Primary Vs Secondary Succession- Definition, 12 Differences, Examples

Primary Vs Secondary Succession Overview

Primary Succession Definition

Primary succession is a sort of ecological succession that occurs when living creatures occupy an area for the first time after it has just created and lacks livable soil.

  • A stable ecosystem develops via a sequence of events known as primary succession.
  • Natural occurrences like volcanic or glacier eruptions, which result in a lack of soil or living creatures, are often to blame for the formation of new ecosystems.
  • The ‘pioneer organisms’—groups of organisms that colonise these environments—are often made up of lichens, algae, and fungus.
  • Primary succession starts with the weathering of rocks to provide soil for the first organisms to live.
  • Primary succession often begins as a result of either a biological element or an external influence.
  • Once some soil is created, species with little soil needs, like lichen, start to grow there. These creatures come from a separate habitat and enter the new one.
  • These organisms also aid in the soil’s decomposition of mineral-based rocks produced by lava or glaciers so that other organisms may live there.
  • The pioneer species keep expanding, procreating, passing away, and decomposing, forming soil pockets that other species may use to develop and thrive.
  • By increasing the organic content of the soil, the breakdown of these organisms aids in the production of new soil.
  • The succession involves several iterations of this procedure. New species enter the habitat that the ones who came before them have established in each new stage, and some of them may even supplant them.
  • Fast-growing vegetation gradually takes over these places, covering the majority of the land. Large tree seeds eventually blow or fly into the new habitat, attracting other animal species.
  • With the introduction of new species, the environment undergoes constant change throughout primary succession, ultimately leading to a more stable state.
  • The phrase “climax community” refers to the community that forms when the environment is in a stable condition.
  • The ecology and composition at this phase are far less unstable than those of the previous ecosystems.
  • The process of primary succession is protracted and takes years to complete.
  • The development of a new ecosystem after a volcanic eruption, a glacier eruption, or a nuclear explosion are some instances of primary succession.

Secondary succession definition

A kind of ecological succession known as secondary succession takes place when a previously established ecosystem is disrupted by an incident like a fire or a storm and is later recolonized by new species.

  • Secondary succession, in contrast to primary succession, starts in a setting with pre-existing soil.
  • Thus, secondary succession occurs in a setting where the primary succession has been disturbed but where certain plants and animals may still be present.
  • This kind of succession often occurs after calamities like a forest fire, storm, or harvesting, which destroys the current ecology.
  • Secondary succession is always started as a result of some outside influences.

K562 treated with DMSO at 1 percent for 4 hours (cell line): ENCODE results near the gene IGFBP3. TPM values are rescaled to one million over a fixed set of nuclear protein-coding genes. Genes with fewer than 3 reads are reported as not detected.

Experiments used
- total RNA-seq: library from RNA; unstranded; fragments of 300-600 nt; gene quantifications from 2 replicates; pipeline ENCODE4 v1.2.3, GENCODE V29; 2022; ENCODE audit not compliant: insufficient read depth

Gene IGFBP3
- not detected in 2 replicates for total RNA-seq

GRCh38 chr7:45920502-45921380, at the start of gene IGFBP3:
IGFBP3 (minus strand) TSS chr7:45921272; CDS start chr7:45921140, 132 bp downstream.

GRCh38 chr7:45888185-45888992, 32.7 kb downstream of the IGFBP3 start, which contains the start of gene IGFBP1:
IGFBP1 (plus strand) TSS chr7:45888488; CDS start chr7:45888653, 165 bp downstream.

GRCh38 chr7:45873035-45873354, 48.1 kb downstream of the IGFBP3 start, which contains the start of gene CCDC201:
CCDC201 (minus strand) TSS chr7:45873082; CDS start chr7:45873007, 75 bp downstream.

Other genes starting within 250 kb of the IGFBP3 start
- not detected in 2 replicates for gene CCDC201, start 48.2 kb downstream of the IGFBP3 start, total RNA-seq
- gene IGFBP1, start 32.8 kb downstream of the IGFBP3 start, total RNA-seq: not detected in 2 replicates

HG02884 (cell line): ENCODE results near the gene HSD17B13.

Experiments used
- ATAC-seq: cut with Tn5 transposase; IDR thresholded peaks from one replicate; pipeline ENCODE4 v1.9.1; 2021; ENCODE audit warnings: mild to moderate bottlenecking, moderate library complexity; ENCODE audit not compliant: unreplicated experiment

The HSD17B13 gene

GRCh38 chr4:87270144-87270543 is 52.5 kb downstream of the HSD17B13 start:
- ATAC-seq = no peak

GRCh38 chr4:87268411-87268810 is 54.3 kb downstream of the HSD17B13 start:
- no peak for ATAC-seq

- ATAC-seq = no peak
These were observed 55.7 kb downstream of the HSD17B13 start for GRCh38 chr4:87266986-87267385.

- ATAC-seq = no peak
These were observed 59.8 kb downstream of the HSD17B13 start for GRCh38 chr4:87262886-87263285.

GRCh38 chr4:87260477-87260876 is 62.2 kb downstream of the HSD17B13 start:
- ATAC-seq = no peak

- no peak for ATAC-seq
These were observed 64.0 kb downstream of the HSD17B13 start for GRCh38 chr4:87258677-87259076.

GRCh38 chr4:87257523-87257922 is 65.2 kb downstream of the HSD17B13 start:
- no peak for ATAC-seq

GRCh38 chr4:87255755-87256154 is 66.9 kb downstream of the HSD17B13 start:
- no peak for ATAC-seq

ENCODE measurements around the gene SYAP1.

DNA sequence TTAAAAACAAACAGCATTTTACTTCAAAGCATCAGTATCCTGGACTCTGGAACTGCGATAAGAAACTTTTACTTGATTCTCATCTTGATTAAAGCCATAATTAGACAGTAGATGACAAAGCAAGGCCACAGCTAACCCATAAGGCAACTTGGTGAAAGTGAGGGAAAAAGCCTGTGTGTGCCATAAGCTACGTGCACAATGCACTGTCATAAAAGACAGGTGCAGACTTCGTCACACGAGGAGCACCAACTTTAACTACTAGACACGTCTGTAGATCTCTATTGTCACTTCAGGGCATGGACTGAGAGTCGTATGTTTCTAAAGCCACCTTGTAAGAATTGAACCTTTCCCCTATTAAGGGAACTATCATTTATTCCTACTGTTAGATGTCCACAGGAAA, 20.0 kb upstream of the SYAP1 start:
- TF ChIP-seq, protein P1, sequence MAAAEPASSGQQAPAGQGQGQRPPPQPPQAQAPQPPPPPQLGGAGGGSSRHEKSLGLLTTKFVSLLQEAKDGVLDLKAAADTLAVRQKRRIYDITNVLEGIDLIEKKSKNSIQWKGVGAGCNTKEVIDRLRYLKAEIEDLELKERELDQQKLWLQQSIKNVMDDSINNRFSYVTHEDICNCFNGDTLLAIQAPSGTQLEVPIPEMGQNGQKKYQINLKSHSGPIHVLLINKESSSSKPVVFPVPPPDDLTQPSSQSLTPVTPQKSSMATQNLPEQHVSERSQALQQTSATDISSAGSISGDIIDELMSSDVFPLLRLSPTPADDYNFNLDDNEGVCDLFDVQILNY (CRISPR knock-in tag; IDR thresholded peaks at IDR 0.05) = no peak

• The towering trees are killed after a forest fire, and the first plants that emerge there are often annual plants.
  • Grass, low-lying plants, and other pioneer species are the next annual plants.
  • Similar to primary succession, the early colonists in secondary succession are referred to as “pioneer species.”
  • Contrary to those in primary succession, these pioneer species mostly develop from the community’s pre-existing groupings of organisms.
  • New plant groupings like shrubs and herbs gradually emerge as a consequence of environmental changes brought on by the expansion of grasses.
  • These creatures are referred to as intermediate species, and they further alter the environment so that higher plants may thrive.
  • Finally, over an extended length of time, the environment’s makeup returns to its original or pre-fire form.
  • The process of succession is influenced by a variety of variables, including seed production and seed dissemination.
  • The makeup and interactions of the community are also influenced by other elements like as soil texture, climate, pH, bulk density, and landscape shape.
  • The dynamics of competition and colonisation, trophic interaction, and initial environmental makeup all affect the kind of community that emerges following secondary succession.
  • Secondary succession often takes less time than primary succession; following a forest fire, secondary succession takes roughly 150 years to complete.
  • Secondary succession includes regrowth after a fire, harvesting, logging, or abandonment of land, as well as regrowth following the spread of a disease.

Key Differences (Primary succession vs Secondary succession)

Basis for Comparison Primary succession Secondary succession
Definition Primary succession is a type of ecological succession that takes place in an environment that is recently formed and lacks habitable soil but then is colonized for the first time by living organisms. Secondary succession is a type of ecological succession that occurs in an environment with an already established ecosystem that gets disruption due to some events like fire or hurricane and is then re-colonized by other organisms.
Initial vegetation Primary succession occurs in an area without any initial vegetation. Secondary succession occurs in an area with initial vegetation.